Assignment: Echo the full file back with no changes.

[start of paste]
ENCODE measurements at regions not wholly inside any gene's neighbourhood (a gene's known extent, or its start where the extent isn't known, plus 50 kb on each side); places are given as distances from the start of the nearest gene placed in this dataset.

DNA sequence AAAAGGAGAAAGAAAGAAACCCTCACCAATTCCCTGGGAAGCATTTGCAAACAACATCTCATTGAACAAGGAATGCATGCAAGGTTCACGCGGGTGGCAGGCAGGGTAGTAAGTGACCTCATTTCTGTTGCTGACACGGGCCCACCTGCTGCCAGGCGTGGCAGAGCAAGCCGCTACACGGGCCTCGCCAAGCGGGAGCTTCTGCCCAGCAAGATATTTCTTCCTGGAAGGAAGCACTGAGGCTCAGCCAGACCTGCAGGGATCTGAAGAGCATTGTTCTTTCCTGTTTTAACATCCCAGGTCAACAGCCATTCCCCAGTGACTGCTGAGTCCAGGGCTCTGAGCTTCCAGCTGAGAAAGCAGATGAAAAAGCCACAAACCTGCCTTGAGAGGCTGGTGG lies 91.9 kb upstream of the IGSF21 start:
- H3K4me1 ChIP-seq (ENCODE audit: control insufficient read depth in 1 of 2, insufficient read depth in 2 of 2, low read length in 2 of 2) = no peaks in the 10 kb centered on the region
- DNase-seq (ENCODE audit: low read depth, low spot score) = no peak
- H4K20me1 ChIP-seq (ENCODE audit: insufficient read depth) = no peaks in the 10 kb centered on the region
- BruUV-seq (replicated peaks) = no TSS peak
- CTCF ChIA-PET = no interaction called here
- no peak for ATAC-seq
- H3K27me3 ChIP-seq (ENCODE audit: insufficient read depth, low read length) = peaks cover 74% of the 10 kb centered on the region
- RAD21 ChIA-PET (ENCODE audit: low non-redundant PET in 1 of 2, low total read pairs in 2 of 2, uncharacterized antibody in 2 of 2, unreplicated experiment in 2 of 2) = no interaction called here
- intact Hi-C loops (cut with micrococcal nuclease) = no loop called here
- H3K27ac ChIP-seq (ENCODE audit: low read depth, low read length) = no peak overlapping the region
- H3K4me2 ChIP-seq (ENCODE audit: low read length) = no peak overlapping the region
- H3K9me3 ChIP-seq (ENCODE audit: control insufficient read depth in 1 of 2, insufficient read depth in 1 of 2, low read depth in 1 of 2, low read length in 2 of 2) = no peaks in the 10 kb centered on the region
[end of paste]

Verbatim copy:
ENCODE measurements at regions not wholly inside any gene's neighbourhood (a gene's known extent, or its start where the extent isn't known, plus 50 kb on each side); places are given as distances from the start of the nearest gene placed in this dataset.

DNA sequence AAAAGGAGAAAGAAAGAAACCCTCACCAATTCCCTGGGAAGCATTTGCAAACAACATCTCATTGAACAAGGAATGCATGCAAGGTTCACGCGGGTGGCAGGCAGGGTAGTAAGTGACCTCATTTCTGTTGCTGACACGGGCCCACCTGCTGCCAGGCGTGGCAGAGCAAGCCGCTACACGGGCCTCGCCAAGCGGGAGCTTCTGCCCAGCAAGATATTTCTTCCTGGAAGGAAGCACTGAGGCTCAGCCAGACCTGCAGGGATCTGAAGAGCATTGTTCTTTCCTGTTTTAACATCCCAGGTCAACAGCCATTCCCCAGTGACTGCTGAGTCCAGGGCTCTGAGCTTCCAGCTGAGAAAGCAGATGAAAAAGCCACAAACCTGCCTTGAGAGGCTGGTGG lies 91.9 kb upstream of the IGSF21 start:
- H3K4me1 ChIP-seq (ENCODE audit: control insufficient read depth in 1 of 2, insufficient read depth in 2 of 2, low read length in 2 of 2) = no peaks in the 10 kb centered on the region
- DNase-seq (ENCODE audit: low read depth, low spot score) = no peak
- H4K20me1 ChIP-seq (ENCODE audit: insufficient read depth) = no peaks in the 10 kb centered on the region
- BruUV-seq (replicated peaks) = no TSS peak
- CTCF ChIA-PET = no interaction called here
- no peak for ATAC-seq
- H3K27me3 ChIP-seq (ENCODE audit: insufficient read depth, low read length) = peaks cover 74% of the 10 kb centered on the region
- RAD21 ChIA-PET (ENCODE audit: low non-redundant PET in 1 of 2, low total read pairs in 2 of 2, uncharacterized antibody in 2 of 2, unreplicated experiment in 2 of 2) = no interaction called here
- intact Hi-C loops (cut with micrococcal nuclease) = no loop called here
- H3K27ac ChIP-seq (ENCODE audit: low read depth, low read length) = no peak overlapping the region
- H3K4me2 ChIP-seq (ENCODE audit: low read length) = no peak overlapping the region
- H3K9me3 ChIP-seq (ENCODE audit: control insufficient read depth in 1 of 2, insufficient read depth in 1 of 2, low read depth in 1 of 2, low read length in 2 of 2) = no peaks in the 10 kb centered on the region